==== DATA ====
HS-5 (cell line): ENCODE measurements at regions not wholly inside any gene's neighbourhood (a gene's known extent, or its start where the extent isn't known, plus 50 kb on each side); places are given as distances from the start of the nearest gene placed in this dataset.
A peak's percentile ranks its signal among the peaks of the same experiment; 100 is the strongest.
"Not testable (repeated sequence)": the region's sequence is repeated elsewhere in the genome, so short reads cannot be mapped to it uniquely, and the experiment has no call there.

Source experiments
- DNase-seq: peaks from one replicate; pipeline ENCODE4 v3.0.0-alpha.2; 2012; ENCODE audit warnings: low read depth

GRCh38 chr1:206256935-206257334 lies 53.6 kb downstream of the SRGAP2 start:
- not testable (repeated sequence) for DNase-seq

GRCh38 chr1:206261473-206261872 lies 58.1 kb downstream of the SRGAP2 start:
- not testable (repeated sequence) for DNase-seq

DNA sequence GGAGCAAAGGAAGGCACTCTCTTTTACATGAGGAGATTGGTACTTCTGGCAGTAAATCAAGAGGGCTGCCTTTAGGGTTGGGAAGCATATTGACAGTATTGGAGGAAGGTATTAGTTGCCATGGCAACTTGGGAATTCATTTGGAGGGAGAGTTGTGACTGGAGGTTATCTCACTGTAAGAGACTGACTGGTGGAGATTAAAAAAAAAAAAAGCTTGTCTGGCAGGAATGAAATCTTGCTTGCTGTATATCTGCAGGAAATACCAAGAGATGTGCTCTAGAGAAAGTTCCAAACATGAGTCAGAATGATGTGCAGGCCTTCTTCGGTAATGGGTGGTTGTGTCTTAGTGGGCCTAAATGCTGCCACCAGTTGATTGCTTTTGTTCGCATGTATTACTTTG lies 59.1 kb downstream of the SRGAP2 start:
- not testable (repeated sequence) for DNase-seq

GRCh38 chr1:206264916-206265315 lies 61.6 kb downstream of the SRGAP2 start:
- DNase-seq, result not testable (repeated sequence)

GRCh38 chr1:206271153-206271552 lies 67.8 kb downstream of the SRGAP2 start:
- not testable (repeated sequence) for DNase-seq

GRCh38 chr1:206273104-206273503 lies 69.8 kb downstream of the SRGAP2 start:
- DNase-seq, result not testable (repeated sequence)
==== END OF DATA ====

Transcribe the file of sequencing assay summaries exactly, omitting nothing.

HS-5 (cell line): ENCODE measurements at regions not wholly inside any gene's neighbourhood (a gene's known extent, or its start where the extent isn't known, plus 50 kb on each side); places are given as distances from the start of the nearest gene placed in this dataset.
A peak's percentile ranks its signal among the peaks of the same experiment; 100 is the strongest.
"Not testable (repeated sequence)": the region's sequence is repeated elsewhere in the genome, so short reads cannot be mapped to it uniquely, and the experiment has no call there.

Source experiments
- DNase-seq: peaks from one replicate; pipeline ENCODE4 v3.0.0-alpha.2; 2012; ENCODE audit warnings: low read depth

GRCh38 chr1:206256935-206257334 lies 53.6 kb downstream of the SRGAP2 start:
- not testable (repeated sequence) for DNase-seq

GRCh38 chr1:206261473-206261872 lies 58.1 kb downstream of the SRGAP2 start:
- not testable (repeated sequence) for DNase-seq

DNA sequence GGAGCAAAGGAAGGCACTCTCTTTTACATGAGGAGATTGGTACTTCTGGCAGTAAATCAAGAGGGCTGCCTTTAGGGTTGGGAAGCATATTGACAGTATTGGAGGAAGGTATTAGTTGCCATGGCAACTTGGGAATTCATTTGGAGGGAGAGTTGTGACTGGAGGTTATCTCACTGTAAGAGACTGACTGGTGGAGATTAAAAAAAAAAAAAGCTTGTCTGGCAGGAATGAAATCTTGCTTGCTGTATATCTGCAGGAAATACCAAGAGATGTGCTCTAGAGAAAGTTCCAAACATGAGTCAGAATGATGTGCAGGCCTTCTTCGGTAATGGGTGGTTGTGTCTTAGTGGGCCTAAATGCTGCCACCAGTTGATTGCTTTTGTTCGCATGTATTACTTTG lies 59.1 kb downstream of the SRGAP2 start:
- not testable (repeated sequence) for DNase-seq

GRCh38 chr1:206264916-206265315 lies 61.6 kb downstream of the SRGAP2 start:
- DNase-seq, result not testable (repeated sequence)

GRCh38 chr1:206271153-206271552 lies 67.8 kb downstream of the SRGAP2 start:
- not testable (repeated sequence) for DNase-seq

GRCh38 chr1:206273104-206273503 lies 69.8 kb downstream of the SRGAP2 start:
- DNase-seq, result not testable (repeated sequence)